The A-level scores went up by 1 per cent, so standards are falling, according to awaiting predators, because the exam is getting easier. On the other hand, the overall success rate for GCSE fell by 0.3 of a per cent, so standards are certainly going down, becauseI erI they must be. Is that clear now?
Teachers have become the Grand Old Duke of York every summer, though the traditional poem has had to be amended slightly.
Oh the Grand Old Duke of York, he had ten thousand kids. He marched them up to the top of the league, and he marched them down again.
And when they were up they were down, and when they were down they were down. And when they were only half way up, they were definitely down.
Have you noticed a rather unsubtle change in the analysis of primary school test scores? When the national curriculum was launched in 1989, it was said that the "average" seven-year-old would achieve level 2 and the "average" 11-year-old level 4.
The first time that seven-year-olds were tested, this self-fulfilling prophecy duly delivered a near-perfect normal distribution. About a quarter of children obtained level 1, half were awarded level 2, and a quarter reached level 3. It was a credit to the test constructors.
This did not prevent headlines screaming that a quarter of children were below average, which came as a bit of a shock to mathematicians the world over who had foolishly believed it was about 49 and a bit per cent. One Conservative councillor, whose name I shall not reveal, but let us give him the pseudonym Mr Completebloody-idiot, said that every child should be above average. No doubt, under New Labour, they will be one day.
Now this is where the story becomes interesting. The language of discourse changed abruptly. The description of levels 2 and 4 as "average" was switched to "expected", an entirely different notion that is bound to increase failure.
Instead of congratulating schools because three-quarters of children in 2003 reach a level of performance regarded as "average" back in 1989, the nation condemns them because a quarter do not reach the "expected" level.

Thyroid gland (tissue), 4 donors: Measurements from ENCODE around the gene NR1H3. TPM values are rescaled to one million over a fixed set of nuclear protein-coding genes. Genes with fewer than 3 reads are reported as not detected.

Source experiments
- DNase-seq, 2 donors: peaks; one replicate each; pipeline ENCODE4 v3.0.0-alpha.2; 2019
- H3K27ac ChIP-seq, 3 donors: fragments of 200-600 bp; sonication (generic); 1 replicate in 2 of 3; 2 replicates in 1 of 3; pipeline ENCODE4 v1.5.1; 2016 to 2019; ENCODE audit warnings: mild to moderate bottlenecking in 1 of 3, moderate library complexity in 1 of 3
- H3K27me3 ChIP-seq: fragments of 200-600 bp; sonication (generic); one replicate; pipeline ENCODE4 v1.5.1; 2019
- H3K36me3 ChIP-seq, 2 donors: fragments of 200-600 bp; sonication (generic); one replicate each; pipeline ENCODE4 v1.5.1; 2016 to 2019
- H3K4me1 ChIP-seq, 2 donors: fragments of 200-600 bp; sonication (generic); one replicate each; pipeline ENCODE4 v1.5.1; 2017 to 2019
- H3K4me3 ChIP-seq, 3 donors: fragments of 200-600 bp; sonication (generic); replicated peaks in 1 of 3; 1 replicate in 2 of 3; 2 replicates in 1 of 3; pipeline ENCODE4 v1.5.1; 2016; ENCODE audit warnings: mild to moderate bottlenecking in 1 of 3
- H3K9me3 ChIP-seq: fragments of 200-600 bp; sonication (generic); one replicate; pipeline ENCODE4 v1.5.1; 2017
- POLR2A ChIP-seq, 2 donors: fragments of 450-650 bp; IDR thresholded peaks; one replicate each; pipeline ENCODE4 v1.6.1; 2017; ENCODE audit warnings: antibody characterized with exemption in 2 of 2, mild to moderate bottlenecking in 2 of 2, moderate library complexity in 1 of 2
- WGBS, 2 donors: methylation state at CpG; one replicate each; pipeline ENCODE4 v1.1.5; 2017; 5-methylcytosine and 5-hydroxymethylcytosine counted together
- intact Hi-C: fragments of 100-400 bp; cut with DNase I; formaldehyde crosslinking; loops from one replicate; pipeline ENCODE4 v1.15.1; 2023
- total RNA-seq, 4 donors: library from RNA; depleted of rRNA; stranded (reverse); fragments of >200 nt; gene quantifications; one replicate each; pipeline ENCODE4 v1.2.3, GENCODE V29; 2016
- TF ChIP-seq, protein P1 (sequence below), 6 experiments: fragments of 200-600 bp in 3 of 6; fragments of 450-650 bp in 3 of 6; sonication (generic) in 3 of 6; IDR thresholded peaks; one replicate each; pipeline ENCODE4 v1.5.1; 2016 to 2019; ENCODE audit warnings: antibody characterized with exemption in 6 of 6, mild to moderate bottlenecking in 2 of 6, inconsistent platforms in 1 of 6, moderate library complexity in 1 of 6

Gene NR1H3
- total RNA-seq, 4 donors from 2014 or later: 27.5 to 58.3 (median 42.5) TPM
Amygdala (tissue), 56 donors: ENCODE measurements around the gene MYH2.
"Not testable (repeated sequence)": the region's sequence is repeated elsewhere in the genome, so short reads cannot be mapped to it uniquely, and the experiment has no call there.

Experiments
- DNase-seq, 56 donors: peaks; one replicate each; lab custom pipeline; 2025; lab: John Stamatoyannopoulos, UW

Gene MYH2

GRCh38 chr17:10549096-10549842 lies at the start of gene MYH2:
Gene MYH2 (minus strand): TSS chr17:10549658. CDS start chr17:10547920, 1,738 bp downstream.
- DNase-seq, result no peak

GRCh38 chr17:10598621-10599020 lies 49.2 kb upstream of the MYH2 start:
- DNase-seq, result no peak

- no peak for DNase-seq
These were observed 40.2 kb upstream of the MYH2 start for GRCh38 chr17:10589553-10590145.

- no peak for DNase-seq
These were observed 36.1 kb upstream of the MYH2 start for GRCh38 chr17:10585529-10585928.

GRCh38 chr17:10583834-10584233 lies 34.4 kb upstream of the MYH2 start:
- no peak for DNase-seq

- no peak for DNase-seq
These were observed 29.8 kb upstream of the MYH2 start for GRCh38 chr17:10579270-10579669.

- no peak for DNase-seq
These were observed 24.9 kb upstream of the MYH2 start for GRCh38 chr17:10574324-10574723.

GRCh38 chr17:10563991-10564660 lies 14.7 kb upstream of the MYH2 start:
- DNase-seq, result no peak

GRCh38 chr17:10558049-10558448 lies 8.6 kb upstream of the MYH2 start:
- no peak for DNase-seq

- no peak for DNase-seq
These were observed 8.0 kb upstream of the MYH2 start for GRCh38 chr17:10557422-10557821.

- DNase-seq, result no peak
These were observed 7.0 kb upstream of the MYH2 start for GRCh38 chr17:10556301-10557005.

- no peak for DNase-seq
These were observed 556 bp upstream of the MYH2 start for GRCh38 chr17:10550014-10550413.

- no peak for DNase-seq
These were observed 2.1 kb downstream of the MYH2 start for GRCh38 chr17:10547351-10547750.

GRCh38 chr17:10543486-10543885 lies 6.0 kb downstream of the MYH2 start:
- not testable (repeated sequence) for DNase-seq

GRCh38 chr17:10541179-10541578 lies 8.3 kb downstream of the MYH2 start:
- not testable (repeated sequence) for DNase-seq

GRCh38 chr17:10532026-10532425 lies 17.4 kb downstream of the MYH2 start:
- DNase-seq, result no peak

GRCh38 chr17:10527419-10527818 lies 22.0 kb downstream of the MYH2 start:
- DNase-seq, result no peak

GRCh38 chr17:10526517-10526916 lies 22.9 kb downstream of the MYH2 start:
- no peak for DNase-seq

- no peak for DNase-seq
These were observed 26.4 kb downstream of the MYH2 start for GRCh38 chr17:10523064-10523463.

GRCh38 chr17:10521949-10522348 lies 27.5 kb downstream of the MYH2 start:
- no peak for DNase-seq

Even worse, if you try to argue this point, you will be labelled "complacent".
This summer the nation agonised when the overall GCSE failure rate rose from 2.1 to 2.4 per cent. Worst results for a decade was the conclusion.
Yes indeed, but a few years ago some 80 per cent left school without a single formal qualification.
The five A* to C category actually went up by 0.2 percentage points to 58.1, so nearly 60 per cent of children now get five such grades or more, when many of their equally talented forebears left with nothing. Ah, complacency again.
All of this leads to four Awful Truths. The first terrible verity is that every single preposition, adverb, or verb of upward motion in the English language means "down" when it comes to examination results. "Up", "high", "above", "rising", "improving" - for all these, substitute "down".
Awful Truth number two is that no pass-rate figure exists which will attract anything other than hostility and criticism. Ninety-eight per cent passed? The exam must be too easy. Fifty per cent? Well, half have failed, so they must be stupid. Two per cent? Far too elitist and exclusive. Think of any possible pass rate between one and one hundred and it will be jeered.
Awful Truth number three is that the story will be the same every year, no matter what the results. A five-year-old will pass A-level maths and someone's pet gerbil will get a grade C in IT. Easy peasy.
When the fourth journalist within an hour rang me to ask whether standards were rising or falling, I suggested she dust down last year's article and just change the date. Next year will be identical.
Awful Truth number four is that, while some people who criticise today's students and teachers are informed and well intentioned, others, like Councillor Completebloodyidiot, would not be able to tell a pupil from Popeye, an assessment from an ass. Indeed, they would probably fail some of the examinations they deride, and could not teach a dolphin to swim. In other words, the "expected" level of debate about exams nowadays.